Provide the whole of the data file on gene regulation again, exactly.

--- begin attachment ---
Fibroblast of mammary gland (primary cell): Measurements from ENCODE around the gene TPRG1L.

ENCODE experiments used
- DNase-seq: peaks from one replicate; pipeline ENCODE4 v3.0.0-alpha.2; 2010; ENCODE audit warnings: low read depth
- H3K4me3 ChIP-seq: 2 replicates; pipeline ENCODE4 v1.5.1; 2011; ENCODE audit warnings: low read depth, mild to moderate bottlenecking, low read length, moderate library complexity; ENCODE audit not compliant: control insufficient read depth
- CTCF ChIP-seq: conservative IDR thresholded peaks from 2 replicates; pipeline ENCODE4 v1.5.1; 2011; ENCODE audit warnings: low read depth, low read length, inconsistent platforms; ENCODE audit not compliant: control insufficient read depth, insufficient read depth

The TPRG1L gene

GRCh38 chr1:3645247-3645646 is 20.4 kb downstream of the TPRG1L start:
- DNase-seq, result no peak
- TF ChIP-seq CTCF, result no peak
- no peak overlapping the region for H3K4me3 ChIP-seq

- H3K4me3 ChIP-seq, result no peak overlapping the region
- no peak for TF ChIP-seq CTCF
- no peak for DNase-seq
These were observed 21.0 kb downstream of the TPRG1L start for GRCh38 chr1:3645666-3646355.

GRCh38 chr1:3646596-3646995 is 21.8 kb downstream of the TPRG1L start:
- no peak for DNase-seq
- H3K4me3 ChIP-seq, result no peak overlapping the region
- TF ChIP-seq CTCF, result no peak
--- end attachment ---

Fibroblast of mammary gland (primary cell): Measurements from ENCODE around the gene TPRG1L.

ENCODE experiments used
- DNase-seq: peaks from one replicate; pipeline ENCODE4 v3.0.0-alpha.2; 2010; ENCODE audit warnings: low read depth
- H3K4me3 ChIP-seq: 2 replicates; pipeline ENCODE4 v1.5.1; 2011; ENCODE audit warnings: low read depth, mild to moderate bottlenecking, low read length, moderate library complexity; ENCODE audit not compliant: control insufficient read depth
- CTCF ChIP-seq: conservative IDR thresholded peaks from 2 replicates; pipeline ENCODE4 v1.5.1; 2011; ENCODE audit warnings: low read depth, low read length, inconsistent platforms; ENCODE audit not compliant: control insufficient read depth, insufficient read depth

The TPRG1L gene

GRCh38 chr1:3645247-3645646 is 20.4 kb downstream of the TPRG1L start:
- DNase-seq, result no peak
- TF ChIP-seq CTCF, result no peak
- no peak overlapping the region for H3K4me3 ChIP-seq

- H3K4me3 ChIP-seq, result no peak overlapping the region
- no peak for TF ChIP-seq CTCF
- no peak for DNase-seq
These were observed 21.0 kb downstream of the TPRG1L start for GRCh38 chr1:3645666-3646355.

GRCh38 chr1:3646596-3646995 is 21.8 kb downstream of the TPRG1L start:
- no peak for DNase-seq
- H3K4me3 ChIP-seq, result no peak overlapping the region
- TF ChIP-seq CTCF, result no peak